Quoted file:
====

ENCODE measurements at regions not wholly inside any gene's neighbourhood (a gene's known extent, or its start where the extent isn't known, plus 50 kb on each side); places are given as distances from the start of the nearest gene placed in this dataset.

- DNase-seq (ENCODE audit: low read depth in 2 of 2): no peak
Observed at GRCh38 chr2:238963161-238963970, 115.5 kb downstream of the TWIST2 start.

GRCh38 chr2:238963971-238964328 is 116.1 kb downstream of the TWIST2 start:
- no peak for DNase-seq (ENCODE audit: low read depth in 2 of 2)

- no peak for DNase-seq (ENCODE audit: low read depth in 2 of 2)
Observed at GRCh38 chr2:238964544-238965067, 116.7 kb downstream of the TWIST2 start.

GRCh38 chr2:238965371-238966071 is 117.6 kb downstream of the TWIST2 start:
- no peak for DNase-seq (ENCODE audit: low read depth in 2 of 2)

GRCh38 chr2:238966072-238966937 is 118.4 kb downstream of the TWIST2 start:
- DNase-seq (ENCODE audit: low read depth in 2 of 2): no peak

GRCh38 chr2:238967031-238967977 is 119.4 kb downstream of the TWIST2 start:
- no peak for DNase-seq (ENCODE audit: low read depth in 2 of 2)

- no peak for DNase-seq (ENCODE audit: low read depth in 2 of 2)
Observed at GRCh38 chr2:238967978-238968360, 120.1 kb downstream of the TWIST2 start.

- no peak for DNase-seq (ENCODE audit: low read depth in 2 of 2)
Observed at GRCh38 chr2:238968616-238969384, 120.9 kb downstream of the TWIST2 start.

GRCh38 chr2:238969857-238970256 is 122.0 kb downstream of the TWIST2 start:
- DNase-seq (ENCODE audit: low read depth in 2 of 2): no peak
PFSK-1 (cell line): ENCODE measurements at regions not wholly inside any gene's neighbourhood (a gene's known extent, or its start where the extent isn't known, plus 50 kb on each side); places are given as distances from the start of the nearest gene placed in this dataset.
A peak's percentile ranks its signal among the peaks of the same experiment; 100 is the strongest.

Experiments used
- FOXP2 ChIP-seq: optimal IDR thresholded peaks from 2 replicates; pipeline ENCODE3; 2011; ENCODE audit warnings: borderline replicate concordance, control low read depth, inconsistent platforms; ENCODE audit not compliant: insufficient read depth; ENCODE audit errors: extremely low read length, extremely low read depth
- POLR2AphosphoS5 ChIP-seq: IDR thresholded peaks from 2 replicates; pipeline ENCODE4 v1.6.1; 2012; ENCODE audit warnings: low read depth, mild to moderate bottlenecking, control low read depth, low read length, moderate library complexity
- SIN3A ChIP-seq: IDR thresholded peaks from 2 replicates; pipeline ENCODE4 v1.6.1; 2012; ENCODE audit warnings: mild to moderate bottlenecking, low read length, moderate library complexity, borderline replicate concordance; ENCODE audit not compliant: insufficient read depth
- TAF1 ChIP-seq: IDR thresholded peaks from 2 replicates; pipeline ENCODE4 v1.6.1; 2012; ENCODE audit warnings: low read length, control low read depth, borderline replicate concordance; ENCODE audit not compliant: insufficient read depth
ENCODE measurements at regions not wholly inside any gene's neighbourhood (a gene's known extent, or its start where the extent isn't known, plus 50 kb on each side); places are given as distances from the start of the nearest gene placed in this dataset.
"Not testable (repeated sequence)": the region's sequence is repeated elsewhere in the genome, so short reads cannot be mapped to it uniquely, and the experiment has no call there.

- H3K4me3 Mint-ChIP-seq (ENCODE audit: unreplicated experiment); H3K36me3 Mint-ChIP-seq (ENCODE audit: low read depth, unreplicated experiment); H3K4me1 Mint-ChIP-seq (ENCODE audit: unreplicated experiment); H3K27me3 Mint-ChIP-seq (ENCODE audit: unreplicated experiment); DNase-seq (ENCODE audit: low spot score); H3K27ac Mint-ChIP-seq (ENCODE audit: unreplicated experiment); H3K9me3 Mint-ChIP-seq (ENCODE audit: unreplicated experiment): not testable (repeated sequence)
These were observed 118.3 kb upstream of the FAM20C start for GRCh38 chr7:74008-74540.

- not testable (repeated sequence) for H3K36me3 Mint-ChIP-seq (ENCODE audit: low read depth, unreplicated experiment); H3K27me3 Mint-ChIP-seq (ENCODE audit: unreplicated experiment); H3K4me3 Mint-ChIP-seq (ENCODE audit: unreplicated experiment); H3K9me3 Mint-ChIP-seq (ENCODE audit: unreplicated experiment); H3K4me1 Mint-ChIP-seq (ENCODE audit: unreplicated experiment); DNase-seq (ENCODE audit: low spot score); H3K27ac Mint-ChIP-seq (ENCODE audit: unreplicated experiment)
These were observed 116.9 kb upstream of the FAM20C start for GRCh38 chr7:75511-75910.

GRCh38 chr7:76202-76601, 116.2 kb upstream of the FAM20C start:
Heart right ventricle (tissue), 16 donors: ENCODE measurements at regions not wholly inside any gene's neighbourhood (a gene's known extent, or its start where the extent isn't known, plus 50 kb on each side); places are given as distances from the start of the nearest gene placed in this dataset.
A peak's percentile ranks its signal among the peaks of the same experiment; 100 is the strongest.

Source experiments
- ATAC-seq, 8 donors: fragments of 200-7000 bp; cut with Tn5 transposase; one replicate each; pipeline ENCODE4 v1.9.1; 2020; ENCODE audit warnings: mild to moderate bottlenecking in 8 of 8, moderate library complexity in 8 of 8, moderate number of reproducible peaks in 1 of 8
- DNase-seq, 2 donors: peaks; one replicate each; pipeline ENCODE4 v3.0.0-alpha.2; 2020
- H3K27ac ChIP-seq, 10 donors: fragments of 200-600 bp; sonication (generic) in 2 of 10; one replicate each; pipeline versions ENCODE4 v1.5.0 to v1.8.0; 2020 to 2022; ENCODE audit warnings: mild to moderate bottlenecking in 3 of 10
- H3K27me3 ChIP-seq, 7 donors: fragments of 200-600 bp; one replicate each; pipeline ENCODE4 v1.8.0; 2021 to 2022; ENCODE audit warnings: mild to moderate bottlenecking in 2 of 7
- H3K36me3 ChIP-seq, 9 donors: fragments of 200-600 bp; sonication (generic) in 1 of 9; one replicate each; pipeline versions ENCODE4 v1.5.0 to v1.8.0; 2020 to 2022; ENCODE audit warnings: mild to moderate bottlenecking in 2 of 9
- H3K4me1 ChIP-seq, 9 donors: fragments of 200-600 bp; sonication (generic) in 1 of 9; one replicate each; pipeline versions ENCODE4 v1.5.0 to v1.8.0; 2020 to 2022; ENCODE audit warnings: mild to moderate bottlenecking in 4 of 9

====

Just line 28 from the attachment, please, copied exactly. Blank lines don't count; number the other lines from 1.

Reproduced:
"Not testable (repeated sequence)": the region's sequence is repeated elsewhere in the genome, so short reads cannot be mapped to it uniquely, and the experiment has no call there.